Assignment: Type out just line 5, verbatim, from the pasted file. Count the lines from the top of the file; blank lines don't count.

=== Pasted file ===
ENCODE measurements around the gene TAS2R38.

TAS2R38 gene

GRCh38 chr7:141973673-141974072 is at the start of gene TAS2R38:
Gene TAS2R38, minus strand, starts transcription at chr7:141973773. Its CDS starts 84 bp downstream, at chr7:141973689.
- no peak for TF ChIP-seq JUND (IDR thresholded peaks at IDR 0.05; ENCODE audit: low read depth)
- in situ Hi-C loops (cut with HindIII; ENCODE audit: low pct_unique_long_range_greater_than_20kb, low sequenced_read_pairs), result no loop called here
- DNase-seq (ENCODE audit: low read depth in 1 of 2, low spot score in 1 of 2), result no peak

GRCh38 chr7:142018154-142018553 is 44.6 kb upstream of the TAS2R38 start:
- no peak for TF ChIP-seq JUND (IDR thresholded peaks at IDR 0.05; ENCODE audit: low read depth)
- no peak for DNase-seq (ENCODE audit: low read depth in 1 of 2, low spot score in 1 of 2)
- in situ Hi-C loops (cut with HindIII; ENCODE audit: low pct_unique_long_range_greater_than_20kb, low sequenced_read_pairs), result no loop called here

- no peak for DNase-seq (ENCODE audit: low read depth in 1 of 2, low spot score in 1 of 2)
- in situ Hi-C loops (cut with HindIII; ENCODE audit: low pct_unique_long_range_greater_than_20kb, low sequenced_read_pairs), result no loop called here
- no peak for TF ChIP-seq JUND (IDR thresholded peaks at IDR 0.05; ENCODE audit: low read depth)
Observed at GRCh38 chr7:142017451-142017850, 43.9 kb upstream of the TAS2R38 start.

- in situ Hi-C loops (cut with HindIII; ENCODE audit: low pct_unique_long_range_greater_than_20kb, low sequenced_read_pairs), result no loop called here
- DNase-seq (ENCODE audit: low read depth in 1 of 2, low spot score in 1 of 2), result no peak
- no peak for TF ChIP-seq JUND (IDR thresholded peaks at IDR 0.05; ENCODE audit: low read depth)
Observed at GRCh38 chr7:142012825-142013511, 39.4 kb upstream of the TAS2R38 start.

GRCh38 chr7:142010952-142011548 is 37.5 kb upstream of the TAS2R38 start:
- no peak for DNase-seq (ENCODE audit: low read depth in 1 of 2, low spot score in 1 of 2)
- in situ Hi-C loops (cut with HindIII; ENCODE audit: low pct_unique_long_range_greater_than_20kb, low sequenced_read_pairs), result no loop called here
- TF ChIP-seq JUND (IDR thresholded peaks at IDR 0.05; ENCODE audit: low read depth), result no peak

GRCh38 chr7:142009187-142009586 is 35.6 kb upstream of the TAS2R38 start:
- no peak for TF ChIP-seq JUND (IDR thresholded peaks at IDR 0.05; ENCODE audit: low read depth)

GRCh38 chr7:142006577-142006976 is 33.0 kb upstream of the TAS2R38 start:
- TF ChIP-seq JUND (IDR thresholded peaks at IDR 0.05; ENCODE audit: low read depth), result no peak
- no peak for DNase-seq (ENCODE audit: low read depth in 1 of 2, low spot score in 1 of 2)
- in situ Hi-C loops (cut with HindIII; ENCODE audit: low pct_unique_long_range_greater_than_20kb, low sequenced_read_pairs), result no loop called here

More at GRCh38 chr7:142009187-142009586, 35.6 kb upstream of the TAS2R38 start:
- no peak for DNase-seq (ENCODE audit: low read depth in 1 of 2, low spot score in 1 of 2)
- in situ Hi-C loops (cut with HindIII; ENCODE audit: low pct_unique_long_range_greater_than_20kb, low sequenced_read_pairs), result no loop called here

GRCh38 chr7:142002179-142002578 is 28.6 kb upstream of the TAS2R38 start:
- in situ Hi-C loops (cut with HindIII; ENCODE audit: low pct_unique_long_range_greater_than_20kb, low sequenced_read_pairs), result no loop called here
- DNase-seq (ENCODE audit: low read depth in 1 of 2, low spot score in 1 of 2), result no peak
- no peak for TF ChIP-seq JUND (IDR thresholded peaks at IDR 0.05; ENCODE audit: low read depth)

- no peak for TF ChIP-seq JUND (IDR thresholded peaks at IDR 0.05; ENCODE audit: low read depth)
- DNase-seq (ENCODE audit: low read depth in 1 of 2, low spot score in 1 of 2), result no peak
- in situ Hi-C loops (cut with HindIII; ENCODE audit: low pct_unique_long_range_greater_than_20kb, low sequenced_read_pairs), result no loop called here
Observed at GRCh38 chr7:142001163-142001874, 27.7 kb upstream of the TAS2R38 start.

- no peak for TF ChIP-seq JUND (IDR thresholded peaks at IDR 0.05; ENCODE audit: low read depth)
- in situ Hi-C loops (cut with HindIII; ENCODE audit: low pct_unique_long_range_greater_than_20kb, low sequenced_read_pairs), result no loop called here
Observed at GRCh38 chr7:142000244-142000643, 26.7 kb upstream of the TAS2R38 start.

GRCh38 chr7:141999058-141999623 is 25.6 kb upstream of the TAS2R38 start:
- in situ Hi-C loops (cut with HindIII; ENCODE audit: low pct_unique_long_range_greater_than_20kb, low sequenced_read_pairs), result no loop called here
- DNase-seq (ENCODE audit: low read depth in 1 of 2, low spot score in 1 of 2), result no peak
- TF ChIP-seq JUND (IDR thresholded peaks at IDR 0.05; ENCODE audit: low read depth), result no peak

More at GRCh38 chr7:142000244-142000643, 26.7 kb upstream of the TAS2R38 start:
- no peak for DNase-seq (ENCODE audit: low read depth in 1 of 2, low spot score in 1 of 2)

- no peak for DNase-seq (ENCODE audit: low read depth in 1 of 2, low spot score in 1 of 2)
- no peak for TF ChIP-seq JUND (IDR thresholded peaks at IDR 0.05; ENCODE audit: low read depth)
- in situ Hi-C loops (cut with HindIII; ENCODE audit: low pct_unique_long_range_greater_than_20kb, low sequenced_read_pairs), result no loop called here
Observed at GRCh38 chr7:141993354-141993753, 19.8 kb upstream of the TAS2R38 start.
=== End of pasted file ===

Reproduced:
- no peak for TF ChIP-seq JUND (IDR thresholded peaks at IDR 0.05; ENCODE audit: low read depth)